December 31, 2014

Third Thursday Poetry Night, December 18

This reading included the annual visit from Sanity Clause. The featured poet was Adam Tedesco, but first I invoked the Muse, Enid Dame, read her “Holiday Poem.” Then a bit of the open mic, with each poet getting the rare opportunity to sit on the lap of Sanity Clause, explain how bad they have been & receive a gift of a poetry book or zine.

Alan Catlin was the first poet up (as he often is) with a holiday poem, “Too Drunk to Work, Sober Enough to Drive.” Sylvia Barnard followed with a hopeful little poem, “Spring.” Avery delivered a breathless description of some guitar music, “Masticating the Maggots of the Mind.” Richard Propp said he was just getting re-interested in poetry after many years & read “Desire” by George Bilgere, a funny poem about lusting after a woman in a checkout line. Joe Krausman read a poem praising the light for the longest night (harkening back to Enid’s poem). Mark O’Brien’s poem was about climbing the steep stairs in his house, remembering his father, “Setting Out.”

It was good to be able to hear a big chunk of tonight’s featured poet Adam Tedesco’s work after usually hearing only a poem or 2 at a time at open mics. His work is, as he acknowledges, dark, depressing, beginning with “Post & Kill” painful images of adventures growing up, then a poem loosely based on his 1st landlord “A Real Life Durango” filled with images of violence. “Logic is a Sword We Fuck With” was his philosophical treatise on poetry (he said) & the title pretty much sets the tone, while “At the Mouth of the Cave” was based on a conversation with an ill-tempered fishing partner. He described “The Bit” as “kind of a political poem,” “The Star Reposed” was from a challenge to write about something depressing without being depressing (& not sure he succeeded), while “Human Centipede” was loosely based on one of his favorite movies. “Anaxarchus” was an interesting exploration of speechlessness, reason & kings, based on the the ancient Greek philosopher (c. 380 - c. 320 BCE), none of whose work has survived; ironically, in the context of this reading, he was called “the happiness man.” His final poems were “Blazing” & "Psychogenic Transplant" a poem that was a message to his son after visiting an uncle dying in a hospital. Before he began his reading Adam mentioned that one of his goals was to write a poem that I can’t summarize in one sentence; many of these poems fit that category, but writing this Blog it was enough of a challenge for me to find enough synonyms for “depressing” or “bleak.”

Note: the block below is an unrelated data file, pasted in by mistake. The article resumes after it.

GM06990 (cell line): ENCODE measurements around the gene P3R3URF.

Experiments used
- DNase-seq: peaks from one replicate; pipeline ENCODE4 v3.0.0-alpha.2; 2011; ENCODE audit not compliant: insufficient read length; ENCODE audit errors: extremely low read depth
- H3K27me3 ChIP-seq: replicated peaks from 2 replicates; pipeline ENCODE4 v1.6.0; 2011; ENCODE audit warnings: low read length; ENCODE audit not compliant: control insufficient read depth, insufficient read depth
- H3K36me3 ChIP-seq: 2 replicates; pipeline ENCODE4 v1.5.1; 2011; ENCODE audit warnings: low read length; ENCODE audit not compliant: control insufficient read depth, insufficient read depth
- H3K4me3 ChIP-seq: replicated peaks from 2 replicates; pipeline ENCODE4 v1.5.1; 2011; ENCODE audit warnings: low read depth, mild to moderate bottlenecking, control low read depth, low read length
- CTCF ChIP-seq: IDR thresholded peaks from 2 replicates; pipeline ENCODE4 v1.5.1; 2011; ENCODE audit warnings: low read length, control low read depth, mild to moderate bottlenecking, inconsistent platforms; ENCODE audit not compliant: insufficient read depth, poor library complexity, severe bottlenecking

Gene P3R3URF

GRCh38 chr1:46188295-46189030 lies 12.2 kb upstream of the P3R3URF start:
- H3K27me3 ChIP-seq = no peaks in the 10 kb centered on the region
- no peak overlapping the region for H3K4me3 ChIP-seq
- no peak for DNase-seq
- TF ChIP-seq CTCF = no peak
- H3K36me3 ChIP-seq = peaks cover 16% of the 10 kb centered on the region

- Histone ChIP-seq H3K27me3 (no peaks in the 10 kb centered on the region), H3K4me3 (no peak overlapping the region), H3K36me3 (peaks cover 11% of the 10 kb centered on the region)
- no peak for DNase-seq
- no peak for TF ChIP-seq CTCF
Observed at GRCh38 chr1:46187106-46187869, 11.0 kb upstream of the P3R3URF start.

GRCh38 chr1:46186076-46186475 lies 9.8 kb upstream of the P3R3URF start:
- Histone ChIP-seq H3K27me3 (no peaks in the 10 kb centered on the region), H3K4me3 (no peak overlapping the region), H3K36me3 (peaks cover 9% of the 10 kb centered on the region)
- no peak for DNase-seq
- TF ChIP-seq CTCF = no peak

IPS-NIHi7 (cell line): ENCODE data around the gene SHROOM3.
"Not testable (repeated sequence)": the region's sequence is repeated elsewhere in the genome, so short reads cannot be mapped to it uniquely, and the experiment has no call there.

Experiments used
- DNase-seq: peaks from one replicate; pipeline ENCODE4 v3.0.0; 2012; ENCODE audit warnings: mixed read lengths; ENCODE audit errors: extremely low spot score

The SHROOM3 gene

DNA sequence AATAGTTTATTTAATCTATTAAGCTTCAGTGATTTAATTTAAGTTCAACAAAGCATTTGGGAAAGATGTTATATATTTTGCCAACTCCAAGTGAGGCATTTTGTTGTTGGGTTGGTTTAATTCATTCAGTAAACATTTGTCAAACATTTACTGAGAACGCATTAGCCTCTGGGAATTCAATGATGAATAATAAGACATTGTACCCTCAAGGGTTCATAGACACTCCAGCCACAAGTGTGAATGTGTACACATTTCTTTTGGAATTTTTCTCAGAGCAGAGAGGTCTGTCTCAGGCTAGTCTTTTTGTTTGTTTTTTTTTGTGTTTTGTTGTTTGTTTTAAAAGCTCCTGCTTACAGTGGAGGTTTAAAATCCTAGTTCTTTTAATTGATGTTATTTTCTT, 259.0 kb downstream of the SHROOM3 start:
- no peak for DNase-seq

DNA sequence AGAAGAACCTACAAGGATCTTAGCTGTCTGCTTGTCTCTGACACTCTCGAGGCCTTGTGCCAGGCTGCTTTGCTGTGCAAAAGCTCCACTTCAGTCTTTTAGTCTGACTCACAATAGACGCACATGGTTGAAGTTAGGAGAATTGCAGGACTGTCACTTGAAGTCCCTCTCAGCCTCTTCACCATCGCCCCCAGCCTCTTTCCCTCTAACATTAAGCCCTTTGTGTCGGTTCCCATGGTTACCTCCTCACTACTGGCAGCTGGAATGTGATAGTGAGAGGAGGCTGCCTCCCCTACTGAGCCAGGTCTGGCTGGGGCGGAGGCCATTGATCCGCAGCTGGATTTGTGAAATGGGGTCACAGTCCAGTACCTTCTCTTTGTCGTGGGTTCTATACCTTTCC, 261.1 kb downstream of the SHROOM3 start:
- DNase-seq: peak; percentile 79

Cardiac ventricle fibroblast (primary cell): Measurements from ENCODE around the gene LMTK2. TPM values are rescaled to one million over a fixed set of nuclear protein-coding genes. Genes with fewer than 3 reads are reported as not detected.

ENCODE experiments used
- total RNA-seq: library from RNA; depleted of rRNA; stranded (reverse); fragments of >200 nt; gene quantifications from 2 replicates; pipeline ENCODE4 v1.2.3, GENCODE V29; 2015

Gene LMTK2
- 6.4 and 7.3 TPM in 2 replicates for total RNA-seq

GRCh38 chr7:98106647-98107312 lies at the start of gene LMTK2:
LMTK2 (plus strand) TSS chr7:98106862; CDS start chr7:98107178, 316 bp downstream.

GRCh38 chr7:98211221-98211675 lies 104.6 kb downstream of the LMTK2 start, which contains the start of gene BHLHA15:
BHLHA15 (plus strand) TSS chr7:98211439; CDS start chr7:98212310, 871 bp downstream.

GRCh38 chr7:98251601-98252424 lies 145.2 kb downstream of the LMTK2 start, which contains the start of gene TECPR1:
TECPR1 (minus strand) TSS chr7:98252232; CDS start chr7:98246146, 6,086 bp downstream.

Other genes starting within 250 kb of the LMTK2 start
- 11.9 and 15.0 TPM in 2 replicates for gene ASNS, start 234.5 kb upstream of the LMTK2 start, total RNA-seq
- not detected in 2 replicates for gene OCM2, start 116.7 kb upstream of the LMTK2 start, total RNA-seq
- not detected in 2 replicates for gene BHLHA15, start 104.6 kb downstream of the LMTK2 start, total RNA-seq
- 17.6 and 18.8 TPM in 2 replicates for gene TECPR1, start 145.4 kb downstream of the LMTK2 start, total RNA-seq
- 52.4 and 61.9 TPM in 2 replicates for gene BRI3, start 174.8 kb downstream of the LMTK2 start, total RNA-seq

After the break I read a new poem responding to the times, “Hands Up, Don’t Shoot” (for Tamir Rice). Alan Casline read a 2-part poem on Jack Kerouac, Charlie Parker & Dr. Sax. W.D. Clarke was back after a hiatus, read a poem about his Grandfather in Canada, “Coffee Royale.”

Those of you who are keeping count will note that only 1 woman so far had sat on Sanity Clause’s lap, while there had been 8 men. I was so relieved when Jacky Kirkpatrick was the next reader that I almost asked her to sit there all night, but thought it would be unfair to the rest of the readers. Fortunately the ratio of women to men improved from this point on. She read an untitled memoir about a trip when she was 8 to a Slayer’s concert, written in response to write about Death Metal. Thérèse Broderick’s poem was about struggling “In Yoga Class When I Do Tree Pose.” Frank Robinson, who wore a matching Sanity Clause hat, did not read from his book Love Poems, but read another love poem (to Thérèse, of course) “Possession.”

Samson Dikeman was also challenged to write about Death Metal, but said he found this uncomfortable, so he turned to the Old Testament, & Joshua bringing down the walls of Jericho for inspiration -- seems like the same thing to me. Phil Good showed up to read from a series of poems on the months, read the lyrically playful December entry, “Double Dark.”

Jessica Rae, before sitting on Sanity Clause, said she had brought the wrong copy of her poem “Snow” to read so she edited it along the way. Sally Rhoades ended the night with “I Love the Wander,” then as she sat on the lap of Sanity Clause, her cellphone rang & it was her husband, checking up on her — I guess Sanity Clause is not the only one who is watching!

A complete set of photos of poets sitting on the lap of Sanity Clause is available at my Flickr! site, photos taken by Avery & Jacky Kirkpatrick.

& we’ll return to the Social Justice Center, 33 Central Ave., Albany, NY next, & every third Thursday, 7:30PM, to read & to listen to more poetry — for a donation that pays the featured poet & supports the Social Justice Center, & poetry events in the community.

1 comment:

Anonymous said...

Nice job.